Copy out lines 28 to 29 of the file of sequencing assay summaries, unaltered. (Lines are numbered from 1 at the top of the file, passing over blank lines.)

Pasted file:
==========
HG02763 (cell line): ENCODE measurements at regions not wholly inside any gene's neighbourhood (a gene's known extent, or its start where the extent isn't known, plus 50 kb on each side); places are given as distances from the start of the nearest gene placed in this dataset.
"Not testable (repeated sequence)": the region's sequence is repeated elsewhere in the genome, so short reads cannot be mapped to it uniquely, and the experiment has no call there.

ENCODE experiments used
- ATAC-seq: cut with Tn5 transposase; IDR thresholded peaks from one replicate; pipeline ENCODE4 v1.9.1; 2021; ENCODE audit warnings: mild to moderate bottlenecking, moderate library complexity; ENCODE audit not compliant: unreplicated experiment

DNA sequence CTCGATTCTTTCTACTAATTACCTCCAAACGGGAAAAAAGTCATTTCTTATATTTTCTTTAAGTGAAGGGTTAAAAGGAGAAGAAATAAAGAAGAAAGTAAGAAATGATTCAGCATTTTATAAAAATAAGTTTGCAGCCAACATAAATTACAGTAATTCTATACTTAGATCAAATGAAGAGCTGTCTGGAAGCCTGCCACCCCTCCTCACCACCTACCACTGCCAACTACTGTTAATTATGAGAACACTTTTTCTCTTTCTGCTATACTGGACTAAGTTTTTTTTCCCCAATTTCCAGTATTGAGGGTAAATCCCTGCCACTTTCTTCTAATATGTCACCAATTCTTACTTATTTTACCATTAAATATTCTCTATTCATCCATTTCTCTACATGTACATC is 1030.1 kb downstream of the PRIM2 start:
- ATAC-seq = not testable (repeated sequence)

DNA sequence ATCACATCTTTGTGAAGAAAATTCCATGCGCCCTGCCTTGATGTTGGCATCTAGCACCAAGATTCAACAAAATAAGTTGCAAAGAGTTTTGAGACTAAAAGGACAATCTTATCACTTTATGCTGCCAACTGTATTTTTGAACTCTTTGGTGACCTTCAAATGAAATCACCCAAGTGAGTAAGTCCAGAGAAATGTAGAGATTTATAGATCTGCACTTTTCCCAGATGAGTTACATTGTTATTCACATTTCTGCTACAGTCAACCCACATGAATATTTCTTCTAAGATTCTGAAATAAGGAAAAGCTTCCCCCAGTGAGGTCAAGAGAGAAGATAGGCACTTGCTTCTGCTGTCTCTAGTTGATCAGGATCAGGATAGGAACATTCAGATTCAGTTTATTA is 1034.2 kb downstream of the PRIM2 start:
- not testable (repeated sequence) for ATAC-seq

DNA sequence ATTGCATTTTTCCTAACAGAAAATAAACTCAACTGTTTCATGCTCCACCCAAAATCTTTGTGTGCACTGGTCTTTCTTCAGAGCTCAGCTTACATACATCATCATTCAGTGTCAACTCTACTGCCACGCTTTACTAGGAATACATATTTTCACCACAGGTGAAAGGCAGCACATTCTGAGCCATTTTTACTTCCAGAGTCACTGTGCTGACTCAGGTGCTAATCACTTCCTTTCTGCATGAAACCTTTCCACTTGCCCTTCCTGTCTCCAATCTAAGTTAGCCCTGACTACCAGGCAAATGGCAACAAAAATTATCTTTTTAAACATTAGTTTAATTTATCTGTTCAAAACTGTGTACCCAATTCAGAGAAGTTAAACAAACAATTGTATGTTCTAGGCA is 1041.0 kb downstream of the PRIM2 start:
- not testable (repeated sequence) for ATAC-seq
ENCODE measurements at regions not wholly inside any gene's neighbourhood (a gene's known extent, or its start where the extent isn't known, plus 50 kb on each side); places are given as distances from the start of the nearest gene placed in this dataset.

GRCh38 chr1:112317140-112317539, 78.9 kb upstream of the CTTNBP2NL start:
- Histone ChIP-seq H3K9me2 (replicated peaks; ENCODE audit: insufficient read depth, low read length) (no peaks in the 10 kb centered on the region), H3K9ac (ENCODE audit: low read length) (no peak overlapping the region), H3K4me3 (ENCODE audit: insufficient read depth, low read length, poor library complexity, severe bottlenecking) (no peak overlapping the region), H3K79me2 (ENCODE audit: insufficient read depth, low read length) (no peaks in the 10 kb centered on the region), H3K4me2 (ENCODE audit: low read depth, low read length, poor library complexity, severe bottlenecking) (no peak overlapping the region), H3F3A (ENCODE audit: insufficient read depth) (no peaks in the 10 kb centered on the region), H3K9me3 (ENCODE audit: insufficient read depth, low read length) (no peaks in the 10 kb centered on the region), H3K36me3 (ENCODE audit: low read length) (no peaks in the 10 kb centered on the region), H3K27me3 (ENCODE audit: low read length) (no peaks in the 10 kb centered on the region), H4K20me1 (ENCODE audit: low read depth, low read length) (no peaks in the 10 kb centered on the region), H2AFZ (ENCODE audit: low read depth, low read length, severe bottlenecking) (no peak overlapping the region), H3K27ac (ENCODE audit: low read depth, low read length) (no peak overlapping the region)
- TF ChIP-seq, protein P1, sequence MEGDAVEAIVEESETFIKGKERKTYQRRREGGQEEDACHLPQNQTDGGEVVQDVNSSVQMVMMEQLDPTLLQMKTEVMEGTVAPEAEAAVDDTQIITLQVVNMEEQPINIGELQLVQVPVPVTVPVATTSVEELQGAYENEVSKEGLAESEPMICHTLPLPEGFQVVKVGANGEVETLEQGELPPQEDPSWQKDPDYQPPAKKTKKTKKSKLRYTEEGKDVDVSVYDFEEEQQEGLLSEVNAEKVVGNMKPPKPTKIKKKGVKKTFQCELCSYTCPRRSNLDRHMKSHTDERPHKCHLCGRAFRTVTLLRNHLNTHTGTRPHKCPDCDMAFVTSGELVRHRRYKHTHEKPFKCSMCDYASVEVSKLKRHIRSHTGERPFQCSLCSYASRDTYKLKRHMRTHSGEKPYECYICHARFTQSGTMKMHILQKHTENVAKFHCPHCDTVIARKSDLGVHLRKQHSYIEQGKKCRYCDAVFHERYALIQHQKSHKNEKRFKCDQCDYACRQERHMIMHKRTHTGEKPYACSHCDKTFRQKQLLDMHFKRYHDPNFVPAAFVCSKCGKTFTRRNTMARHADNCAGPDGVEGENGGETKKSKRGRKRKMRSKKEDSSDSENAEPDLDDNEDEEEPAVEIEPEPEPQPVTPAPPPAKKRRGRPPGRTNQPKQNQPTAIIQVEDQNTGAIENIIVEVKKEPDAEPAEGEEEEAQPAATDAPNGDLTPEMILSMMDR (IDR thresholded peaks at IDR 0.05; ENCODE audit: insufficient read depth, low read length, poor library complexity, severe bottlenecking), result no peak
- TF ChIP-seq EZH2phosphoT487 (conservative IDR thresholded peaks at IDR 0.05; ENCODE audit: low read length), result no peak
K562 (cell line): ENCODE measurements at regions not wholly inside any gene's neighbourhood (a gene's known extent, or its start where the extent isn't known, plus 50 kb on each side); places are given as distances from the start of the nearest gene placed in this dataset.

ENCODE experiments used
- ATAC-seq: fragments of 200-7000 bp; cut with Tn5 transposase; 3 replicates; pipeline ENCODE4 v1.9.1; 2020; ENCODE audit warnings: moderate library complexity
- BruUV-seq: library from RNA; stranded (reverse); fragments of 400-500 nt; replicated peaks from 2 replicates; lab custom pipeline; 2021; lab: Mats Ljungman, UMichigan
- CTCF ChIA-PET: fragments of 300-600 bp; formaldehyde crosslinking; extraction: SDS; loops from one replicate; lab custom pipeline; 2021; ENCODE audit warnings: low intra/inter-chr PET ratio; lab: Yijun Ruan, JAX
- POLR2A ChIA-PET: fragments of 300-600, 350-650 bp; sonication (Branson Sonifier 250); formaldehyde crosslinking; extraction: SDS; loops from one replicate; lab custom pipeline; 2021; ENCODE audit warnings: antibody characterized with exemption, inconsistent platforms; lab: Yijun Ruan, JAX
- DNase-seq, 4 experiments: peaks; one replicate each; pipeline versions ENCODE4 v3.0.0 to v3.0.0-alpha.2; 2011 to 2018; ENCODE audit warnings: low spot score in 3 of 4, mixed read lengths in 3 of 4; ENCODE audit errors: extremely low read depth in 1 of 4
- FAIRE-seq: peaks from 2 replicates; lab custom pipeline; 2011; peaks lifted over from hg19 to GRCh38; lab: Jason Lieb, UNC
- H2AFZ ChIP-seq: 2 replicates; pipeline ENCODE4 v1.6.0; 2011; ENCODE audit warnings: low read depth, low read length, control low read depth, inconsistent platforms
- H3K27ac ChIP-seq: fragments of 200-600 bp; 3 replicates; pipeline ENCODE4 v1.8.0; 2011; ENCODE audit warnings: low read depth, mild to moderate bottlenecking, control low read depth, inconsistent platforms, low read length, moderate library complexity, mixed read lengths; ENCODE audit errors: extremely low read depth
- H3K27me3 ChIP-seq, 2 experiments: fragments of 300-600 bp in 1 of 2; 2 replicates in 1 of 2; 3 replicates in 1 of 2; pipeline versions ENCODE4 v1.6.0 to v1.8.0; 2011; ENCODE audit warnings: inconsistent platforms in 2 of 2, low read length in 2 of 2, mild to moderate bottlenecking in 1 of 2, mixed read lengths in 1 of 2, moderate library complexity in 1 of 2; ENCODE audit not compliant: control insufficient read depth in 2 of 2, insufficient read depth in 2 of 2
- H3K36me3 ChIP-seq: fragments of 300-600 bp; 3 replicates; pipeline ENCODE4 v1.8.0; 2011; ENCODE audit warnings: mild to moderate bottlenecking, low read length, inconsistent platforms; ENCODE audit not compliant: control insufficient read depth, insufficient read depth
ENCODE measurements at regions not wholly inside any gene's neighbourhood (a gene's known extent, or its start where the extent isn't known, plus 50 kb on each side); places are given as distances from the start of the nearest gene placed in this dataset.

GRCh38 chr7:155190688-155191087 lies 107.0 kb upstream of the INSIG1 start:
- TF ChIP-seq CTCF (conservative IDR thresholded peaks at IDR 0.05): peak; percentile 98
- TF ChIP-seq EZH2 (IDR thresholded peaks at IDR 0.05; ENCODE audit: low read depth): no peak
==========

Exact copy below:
ENCODE measurements at regions not wholly inside any gene's neighbourhood (a gene's known extent, or its start where the extent isn't known, plus 50 kb on each side); places are given as distances from the start of the nearest gene placed in this dataset.

GRCh38 chr7:155190688-155191087 lies 107.0 kb upstream of the INSIG1 start: